In the best decision out of Motorola in years — now that Chris Galvin has resigned — the Motorola Semiconductor Product Sector will be spun off into its own independent corporation. After years of mismanagement and dwindling mindshare, setting SPS free could spark the rebirth of the sleepy chipzilla, but sadly for Apple and Mac users the move has come too late to benefit Macintosh.
Quite simply, SPS going on its own isn't really that big of a deal. Motorola is such a vast company that it operates as several independent entities, SPS among them. The biggest potential challenge that an independent SPS will face is that of reduced R&D funding, as SPS will no longer enjoy the bankroll of an aggregate Motorola. A tighter budget will lead to either increased efficiency, the lack of which has stifled Motorola PowerPC efforts since the late Nineties, or oblivion. After starting with a bang, it didn't take Motorola long to stall out with PowerPC.
After IBM's PowerPC 601, Big Blue and Motorola collaborated on the Somerset designs. Among these processors was the venerable PowerPC 603, a low-cost, low-power part targeted at low-end and portable systems. The 603 flourished in the embedded and desktop worlds and acted as the cornerstone for virtually every one of Motorola PowerPC designs after it. It was also the engine behind Apple's first PowerPC PowerBooks and their consumer desktops.
Following up their success with the Somerset designs, IBM and Motorola created the PowerPC 750 — the G3 — from the core of the PowerPC 603. At the time, it was the cheap, fast, and simple processor that Apple required to weather a trying transition period. Soon after the G3, however, IBM and Motorola parted ways, with IBM leaving Motorola the Somerset facility. Sadly, Motorola was dependent upon IBM for architectural innovation, so this move was the beginning of the long, slow end for Motorola's PowerPC.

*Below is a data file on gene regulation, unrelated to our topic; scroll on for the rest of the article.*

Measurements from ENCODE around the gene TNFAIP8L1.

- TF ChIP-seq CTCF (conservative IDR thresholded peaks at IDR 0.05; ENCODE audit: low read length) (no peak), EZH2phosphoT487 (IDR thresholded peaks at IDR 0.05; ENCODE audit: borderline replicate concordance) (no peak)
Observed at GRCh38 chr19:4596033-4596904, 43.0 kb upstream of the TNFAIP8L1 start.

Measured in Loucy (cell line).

Not long after the Somerset split, Motorola began an old bad habit of rehashing ad nauseum, extending the 603 core year after year with add-ons, hacks, and kludges. This philosophy of upgrades translates into less performance and an increase in complexity with each new iteration, a recent example being the 500 MHz Fiasco, where Motorola's PowerPC G4 (another 603 derivative) was stuck at 500 MHz for 18 months. Apple was forced to downgrade their new Power Mac G4 processors shortly after introduction and weathered a horrific year and a half standing still while Intel and AMD raced ahead with faster and faster chips.
These problems, alongside a dodgy fabrication process, poor yields, and constantly slipping schedules, caused Apple to move away from its dependence on Motorola and the G4. With Motorola's development efforts pouring into the embedded market with the PowerPC 8500 line — yet another 603 variant — it became clear not only to Apple but to Mac fans as well that moving the Mac platform ahead in speed and performance meant moving away from Motorola as a chip supplier.
In the end, SPS having a go on its own won't really affect Apple as they move toward using IBM's G3 and G5 chips everywhere, especially as IBM's 750 line gains AlitiVec in its next major revision. Motorola has made this last move with SPS far too late to do Apple any good, though it became obvious long ago that retaining Apple as a customer was no longer a significant goal.